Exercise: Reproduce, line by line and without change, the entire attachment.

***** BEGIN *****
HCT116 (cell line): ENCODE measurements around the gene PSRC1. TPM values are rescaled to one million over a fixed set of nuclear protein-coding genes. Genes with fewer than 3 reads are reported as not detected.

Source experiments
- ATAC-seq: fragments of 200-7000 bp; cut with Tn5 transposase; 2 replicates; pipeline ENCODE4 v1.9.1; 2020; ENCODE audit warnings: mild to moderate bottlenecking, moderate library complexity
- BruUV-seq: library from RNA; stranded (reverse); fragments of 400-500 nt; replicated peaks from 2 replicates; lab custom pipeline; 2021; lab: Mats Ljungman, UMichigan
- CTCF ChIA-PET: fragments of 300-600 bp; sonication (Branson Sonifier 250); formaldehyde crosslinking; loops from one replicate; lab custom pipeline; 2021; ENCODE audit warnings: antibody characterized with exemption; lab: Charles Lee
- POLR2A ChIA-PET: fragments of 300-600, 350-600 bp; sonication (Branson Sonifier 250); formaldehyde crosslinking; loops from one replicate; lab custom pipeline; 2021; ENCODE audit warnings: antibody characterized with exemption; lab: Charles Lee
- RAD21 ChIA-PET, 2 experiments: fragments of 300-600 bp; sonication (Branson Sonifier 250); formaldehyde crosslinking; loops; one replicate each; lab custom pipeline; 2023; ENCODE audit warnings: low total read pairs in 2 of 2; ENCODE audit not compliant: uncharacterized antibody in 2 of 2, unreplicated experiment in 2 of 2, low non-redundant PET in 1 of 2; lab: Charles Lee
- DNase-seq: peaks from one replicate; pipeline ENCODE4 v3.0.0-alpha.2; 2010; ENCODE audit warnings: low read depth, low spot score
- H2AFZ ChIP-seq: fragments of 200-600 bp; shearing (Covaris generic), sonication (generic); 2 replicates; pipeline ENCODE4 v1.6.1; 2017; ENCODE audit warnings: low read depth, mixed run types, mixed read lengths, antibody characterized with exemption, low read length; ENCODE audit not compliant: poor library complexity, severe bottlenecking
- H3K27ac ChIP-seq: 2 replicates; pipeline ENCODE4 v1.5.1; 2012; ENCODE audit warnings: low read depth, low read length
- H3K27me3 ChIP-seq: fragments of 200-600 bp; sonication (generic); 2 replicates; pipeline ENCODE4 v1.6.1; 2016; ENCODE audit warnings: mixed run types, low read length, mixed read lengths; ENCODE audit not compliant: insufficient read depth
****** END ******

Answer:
HCT116 (cell line): ENCODE measurements around the gene PSRC1. TPM values are rescaled to one million over a fixed set of nuclear protein-coding genes. Genes with fewer than 3 reads are reported as not detected.

Source experiments
- ATAC-seq: fragments of 200-7000 bp; cut with Tn5 transposase; 2 replicates; pipeline ENCODE4 v1.9.1; 2020; ENCODE audit warnings: mild to moderate bottlenecking, moderate library complexity
- BruUV-seq: library from RNA; stranded (reverse); fragments of 400-500 nt; replicated peaks from 2 replicates; lab custom pipeline; 2021; lab: Mats Ljungman, UMichigan
- CTCF ChIA-PET: fragments of 300-600 bp; sonication (Branson Sonifier 250); formaldehyde crosslinking; loops from one replicate; lab custom pipeline; 2021; ENCODE audit warnings: antibody characterized with exemption; lab: Charles Lee
- POLR2A ChIA-PET: fragments of 300-600, 350-600 bp; sonication (Branson Sonifier 250); formaldehyde crosslinking; loops from one replicate; lab custom pipeline; 2021; ENCODE audit warnings: antibody characterized with exemption; lab: Charles Lee
- RAD21 ChIA-PET, 2 experiments: fragments of 300-600 bp; sonication (Branson Sonifier 250); formaldehyde crosslinking; loops; one replicate each; lab custom pipeline; 2023; ENCODE audit warnings: low total read pairs in 2 of 2; ENCODE audit not compliant: uncharacterized antibody in 2 of 2, unreplicated experiment in 2 of 2, low non-redundant PET in 1 of 2; lab: Charles Lee
- DNase-seq: peaks from one replicate; pipeline ENCODE4 v3.0.0-alpha.2; 2010; ENCODE audit warnings: low read depth, low spot score
- H2AFZ ChIP-seq: fragments of 200-600 bp; shearing (Covaris generic), sonication (generic); 2 replicates; pipeline ENCODE4 v1.6.1; 2017; ENCODE audit warnings: low read depth, mixed run types, mixed read lengths, antibody characterized with exemption, low read length; ENCODE audit not compliant: poor library complexity, severe bottlenecking
- H3K27ac ChIP-seq: 2 replicates; pipeline ENCODE4 v1.5.1; 2012; ENCODE audit warnings: low read depth, low read length
- H3K27me3 ChIP-seq: fragments of 200-600 bp; sonication (generic); 2 replicates; pipeline ENCODE4 v1.6.1; 2016; ENCODE audit warnings: mixed run types, low read length, mixed read lengths; ENCODE audit not compliant: insufficient read depth